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I don't know the first thing about caregiving...where do I start?

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Updated May 29, 2012

Question: I don't know the first thing about caregiving...where do I start?

Many articles focus on the person actually fighting the colon cancer, but surviving as the sole caregiver requires physical and emotional strength as well. Finding a balance between being supportive and managing your own emotions can be draining, but caring for a loved one during a time of illness can be very rewarding work.

Answer:

It's Okay to Cry

For some unknown reason, there's a stigma that the caregiver should be a rock of strength, but you're only human. Although you don't want to depress your loved one with constant water-works, it is okay to release some steam through cleansing tears. It's an outward reflection of how much you care for the person fighting cancer, not a weakness.

What You Provide

Aside from the love and support that you already show, taking on the role of caregiver comes with a host of responsibilities. The person fighting colon cancer needs time to heal, rest and get better. As a caregiver, you can provide physical support by:

  • Taking care of the home, cleaning and choresAssisting with bills and finances
  • Caring for pets and children
  • Shopping and providing nutrition
  • Accompanying your loved one to appointments
  • Picking up prescriptions

It sounds like a long list of responsibilities because it is. If the person fighting colon cancer is your spouse or partner, you are now taking on his or her responsibilities as well as your own. Although it may seem like the natural thing to do, it's not easy work.

Communicate

Talk to each other. Your loved one may not know what you are thinking – and he or she may need to hear that you will be there and stay through the treatment, sickness and rough road ahead. Be cognizant of your nonverbal communication, which can be just as telling as what you do or don't say. Communication also provides an outlet for your loved one to express his or her fears. Be an active listener – don't judge or second guess what he or she is saying – really listen.

Even if your loved one has an excellent prognosis, it's prudent to discuss his or her healthcare power of attorney (if you haven't already). The healthcare power of attorney is an advocate for the person fighting cancer – legally. This durable power only goes into effect should your loved one become mentally or physically compromised, where he or she is no longer able to make decisions for themselves. When that time comes, the healthcare power of attorney steps in to direct medical care in accordance with the patient's wishes.

As the caregiver, you can provide some crowd control for your loved one. Well-wishers, friends and family can be exhausting to someone fighting cancer. Consider helping your loved one set up an online cancer page, such as the ones at Caring Bridge to give people a place to learn updates and leave well-wishes without exhausting your patient.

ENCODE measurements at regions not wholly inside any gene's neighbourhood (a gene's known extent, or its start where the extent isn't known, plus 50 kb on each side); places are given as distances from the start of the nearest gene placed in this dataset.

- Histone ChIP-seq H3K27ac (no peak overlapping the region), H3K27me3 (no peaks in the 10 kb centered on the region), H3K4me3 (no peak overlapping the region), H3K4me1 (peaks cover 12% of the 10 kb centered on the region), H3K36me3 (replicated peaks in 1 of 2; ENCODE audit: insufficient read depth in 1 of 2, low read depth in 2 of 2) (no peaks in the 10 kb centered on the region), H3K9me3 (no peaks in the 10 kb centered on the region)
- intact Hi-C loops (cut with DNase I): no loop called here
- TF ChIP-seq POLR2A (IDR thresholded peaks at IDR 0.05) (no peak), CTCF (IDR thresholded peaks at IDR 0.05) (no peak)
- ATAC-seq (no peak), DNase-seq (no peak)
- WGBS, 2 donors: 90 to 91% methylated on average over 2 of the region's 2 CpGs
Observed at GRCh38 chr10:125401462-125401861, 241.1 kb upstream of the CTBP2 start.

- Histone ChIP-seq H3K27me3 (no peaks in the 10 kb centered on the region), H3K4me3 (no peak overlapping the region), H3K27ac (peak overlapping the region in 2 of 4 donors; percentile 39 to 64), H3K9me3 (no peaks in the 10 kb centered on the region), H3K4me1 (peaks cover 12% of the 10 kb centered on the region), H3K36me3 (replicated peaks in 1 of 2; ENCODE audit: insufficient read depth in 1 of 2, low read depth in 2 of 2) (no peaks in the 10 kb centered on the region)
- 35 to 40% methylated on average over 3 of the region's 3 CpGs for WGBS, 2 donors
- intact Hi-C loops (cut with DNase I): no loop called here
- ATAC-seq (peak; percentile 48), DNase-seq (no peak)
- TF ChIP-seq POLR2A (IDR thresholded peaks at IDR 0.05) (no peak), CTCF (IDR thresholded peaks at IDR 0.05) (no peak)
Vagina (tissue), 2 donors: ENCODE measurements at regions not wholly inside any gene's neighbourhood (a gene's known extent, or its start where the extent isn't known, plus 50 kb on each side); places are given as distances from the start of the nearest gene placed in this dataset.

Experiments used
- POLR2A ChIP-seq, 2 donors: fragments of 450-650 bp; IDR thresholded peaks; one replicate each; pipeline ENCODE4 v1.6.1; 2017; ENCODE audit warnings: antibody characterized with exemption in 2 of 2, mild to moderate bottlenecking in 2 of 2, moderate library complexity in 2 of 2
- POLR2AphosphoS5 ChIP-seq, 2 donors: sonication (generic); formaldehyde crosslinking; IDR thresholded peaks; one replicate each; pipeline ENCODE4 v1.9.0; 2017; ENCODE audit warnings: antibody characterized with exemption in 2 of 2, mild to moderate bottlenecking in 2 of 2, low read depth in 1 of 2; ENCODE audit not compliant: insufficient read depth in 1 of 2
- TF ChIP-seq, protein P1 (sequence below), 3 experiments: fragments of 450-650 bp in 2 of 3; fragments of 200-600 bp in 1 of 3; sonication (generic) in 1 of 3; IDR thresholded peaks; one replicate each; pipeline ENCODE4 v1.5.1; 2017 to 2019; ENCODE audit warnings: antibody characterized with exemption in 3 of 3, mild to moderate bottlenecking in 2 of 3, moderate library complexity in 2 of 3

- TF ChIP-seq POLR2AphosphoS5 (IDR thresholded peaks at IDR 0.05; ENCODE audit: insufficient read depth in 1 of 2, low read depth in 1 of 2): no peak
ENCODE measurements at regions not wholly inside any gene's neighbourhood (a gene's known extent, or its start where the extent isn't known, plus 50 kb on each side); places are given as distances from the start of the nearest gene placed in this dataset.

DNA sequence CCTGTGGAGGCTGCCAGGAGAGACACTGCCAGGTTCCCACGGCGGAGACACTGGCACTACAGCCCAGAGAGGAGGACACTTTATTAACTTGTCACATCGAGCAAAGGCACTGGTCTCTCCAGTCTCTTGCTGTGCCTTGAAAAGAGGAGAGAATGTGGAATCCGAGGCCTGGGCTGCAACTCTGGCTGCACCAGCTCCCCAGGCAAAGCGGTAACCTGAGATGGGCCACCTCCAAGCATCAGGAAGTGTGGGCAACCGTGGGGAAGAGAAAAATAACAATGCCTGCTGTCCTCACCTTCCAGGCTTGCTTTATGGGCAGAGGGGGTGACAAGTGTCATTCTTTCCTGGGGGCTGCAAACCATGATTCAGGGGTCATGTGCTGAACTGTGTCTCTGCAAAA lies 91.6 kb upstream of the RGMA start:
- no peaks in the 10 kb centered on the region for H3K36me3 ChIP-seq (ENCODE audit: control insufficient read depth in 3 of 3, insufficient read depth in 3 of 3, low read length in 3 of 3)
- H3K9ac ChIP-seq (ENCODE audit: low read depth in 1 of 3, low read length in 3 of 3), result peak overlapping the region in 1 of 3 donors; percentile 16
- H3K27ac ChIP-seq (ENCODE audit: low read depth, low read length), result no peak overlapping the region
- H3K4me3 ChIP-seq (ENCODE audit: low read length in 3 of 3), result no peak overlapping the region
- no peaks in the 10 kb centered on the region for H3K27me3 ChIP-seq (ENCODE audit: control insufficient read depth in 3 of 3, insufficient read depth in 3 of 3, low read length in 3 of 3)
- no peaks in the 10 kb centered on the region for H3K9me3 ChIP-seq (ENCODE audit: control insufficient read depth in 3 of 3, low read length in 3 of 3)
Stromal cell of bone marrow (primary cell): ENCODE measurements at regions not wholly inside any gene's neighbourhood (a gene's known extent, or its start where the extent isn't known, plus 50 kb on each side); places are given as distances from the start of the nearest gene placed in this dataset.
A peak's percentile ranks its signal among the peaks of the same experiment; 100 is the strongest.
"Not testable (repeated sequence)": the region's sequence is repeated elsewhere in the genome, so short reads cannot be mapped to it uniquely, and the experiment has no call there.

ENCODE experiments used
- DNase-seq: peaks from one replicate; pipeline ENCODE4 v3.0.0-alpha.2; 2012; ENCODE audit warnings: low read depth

Take Time for Yourself

In between accompanying your loved one to doctor's appointments, treatments and helping with recovery, you need to take time for yourself. Caregiver stress builds up slowly. You may not even recognize the fact that you are belittling your own needs in trying to care for your loved one. If you don't take care of yourself, there may be no one left to care for your loved one. Consider how care giving has impacted your:

  • Diet
  • Sleep schedule
  • Health
  • Energy levels
  • Grooming

If any one of these has changed, you may be headed towards caregiver stress (caregiver burn-out). Take a moment to reflect on the ways you can make a change and give yourself a break. You can ask friends or other family members to help with simple errands or take a nap when your loved one is resting. Talk to your doctor if you feel overwhelmed, hopeless or exhausted, which are three classic signs of caregiver stress.

Love Your Back

Care giving may require physically assisting your loved one if he or she has decreased mobility. You may have to help your spouse into the car for a doctor's appointment or assist mom in and out of the bathtub. Talk to your doctor if you have a pre-existing medical condition, back or neck problems, as you may need extra assistance in the home, such as an aide, to assist your loved one with mobility issues. Your doctor can also talk to you about durable medical equipment, such as a shower chair, that may help keep your loved one safe and your back stress to a minimum.

Sources:

American Cancer Society. (2006). American Cancer Society’s Complete Guide to Colorectal Cancer. Clifton Fields, NE: American Cancer Society.

American Cancer Society. (n.d.). Caring for the Patient with Cancer at Home. Accessed May 28, 2012.

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